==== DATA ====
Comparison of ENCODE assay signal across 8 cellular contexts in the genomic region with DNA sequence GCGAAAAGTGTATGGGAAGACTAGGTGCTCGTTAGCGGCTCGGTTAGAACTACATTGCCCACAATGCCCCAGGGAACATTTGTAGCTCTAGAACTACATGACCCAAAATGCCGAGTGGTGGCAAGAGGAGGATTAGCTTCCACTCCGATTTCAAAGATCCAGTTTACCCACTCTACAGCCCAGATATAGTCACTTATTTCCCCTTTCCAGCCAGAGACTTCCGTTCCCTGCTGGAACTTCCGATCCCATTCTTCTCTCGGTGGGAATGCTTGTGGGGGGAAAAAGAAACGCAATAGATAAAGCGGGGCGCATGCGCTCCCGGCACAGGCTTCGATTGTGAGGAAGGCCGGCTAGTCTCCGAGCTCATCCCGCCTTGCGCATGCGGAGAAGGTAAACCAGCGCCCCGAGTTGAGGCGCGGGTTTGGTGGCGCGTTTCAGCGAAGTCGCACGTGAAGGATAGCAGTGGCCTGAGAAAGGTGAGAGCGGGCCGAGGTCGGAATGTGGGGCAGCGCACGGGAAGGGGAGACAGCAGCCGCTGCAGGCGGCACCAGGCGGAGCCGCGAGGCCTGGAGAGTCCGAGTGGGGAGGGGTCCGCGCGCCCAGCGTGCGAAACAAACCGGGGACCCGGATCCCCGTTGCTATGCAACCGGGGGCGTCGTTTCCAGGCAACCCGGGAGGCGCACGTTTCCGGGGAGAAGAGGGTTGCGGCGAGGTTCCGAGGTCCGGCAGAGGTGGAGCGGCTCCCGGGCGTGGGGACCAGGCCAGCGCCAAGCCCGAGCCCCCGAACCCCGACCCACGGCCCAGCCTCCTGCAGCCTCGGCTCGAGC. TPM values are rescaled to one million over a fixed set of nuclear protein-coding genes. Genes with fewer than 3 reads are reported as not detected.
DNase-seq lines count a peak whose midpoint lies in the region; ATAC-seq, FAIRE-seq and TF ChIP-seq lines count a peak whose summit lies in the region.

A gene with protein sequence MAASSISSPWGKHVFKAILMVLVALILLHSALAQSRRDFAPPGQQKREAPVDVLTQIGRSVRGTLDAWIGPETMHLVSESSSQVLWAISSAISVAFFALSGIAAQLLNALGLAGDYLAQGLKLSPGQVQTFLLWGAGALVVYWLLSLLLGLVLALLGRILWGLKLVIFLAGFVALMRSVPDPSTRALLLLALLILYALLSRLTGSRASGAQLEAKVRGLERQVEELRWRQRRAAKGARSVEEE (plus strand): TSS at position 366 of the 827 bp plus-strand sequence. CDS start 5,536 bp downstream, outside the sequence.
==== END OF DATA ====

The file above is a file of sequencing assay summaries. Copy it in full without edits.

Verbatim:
Comparison of ENCODE assay signal across 8 cellular contexts in the genomic region with DNA sequence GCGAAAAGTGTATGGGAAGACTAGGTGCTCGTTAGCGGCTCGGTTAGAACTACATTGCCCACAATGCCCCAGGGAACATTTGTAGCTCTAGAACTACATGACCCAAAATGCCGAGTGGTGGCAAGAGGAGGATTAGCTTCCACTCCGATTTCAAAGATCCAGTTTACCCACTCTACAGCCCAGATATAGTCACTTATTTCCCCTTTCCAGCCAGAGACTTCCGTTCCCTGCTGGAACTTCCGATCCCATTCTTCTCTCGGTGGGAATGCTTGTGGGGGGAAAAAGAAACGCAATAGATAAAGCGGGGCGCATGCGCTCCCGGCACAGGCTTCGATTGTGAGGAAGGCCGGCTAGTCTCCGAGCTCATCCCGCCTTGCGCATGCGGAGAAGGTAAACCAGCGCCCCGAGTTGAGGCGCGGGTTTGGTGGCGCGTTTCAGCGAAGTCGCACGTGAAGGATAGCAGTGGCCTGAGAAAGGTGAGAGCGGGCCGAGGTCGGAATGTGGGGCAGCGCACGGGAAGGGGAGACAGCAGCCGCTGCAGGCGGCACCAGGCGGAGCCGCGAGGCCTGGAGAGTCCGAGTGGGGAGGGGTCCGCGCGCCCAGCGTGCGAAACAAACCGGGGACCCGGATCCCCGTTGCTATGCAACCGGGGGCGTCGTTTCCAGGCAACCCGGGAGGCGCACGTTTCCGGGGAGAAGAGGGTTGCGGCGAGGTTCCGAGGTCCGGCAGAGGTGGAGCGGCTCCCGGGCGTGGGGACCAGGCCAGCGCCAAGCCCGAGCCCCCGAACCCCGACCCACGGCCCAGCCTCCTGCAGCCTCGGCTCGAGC. TPM values are rescaled to one million over a fixed set of nuclear protein-coding genes. Genes with fewer than 3 reads are reported as not detected.
DNase-seq lines count a peak whose midpoint lies in the region; ATAC-seq, FAIRE-seq and TF ChIP-seq lines count a peak whose summit lies in the region.

A gene with protein sequence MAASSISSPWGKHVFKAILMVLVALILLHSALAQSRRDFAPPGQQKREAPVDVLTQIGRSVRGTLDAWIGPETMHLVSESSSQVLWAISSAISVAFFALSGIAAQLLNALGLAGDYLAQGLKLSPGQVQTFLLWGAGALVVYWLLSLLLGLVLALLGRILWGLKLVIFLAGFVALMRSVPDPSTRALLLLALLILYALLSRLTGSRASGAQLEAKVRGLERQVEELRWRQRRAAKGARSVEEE (plus strand): TSS at position 366 of the 827 bp plus-strand sequence. CDS start 5,536 bp downstream, outside the sequence.